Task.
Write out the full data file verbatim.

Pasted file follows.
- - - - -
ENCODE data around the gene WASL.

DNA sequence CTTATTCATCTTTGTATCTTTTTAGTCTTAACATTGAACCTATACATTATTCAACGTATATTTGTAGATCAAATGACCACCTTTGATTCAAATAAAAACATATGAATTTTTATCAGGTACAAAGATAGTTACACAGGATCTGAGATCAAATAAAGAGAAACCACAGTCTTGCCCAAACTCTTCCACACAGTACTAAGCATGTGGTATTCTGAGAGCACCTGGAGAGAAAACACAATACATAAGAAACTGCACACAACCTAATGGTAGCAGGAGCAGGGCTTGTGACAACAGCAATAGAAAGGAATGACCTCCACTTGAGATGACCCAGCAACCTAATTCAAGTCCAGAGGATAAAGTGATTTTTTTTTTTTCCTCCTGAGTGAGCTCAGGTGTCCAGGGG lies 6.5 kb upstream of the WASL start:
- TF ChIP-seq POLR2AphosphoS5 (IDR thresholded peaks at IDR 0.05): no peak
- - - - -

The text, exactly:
ENCODE data around the gene WASL.

DNA sequence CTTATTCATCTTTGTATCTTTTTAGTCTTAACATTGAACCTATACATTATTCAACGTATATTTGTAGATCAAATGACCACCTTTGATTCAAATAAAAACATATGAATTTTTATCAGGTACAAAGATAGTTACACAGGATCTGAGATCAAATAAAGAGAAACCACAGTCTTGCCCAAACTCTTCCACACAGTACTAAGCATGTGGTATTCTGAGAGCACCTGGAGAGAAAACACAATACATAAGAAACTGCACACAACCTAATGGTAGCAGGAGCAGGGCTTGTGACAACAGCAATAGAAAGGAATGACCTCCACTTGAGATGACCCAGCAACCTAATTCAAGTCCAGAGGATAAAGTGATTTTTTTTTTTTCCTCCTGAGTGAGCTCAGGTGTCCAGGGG lies 6.5 kb upstream of the WASL start:
- TF ChIP-seq POLR2AphosphoS5 (IDR thresholded peaks at IDR 0.05): no peak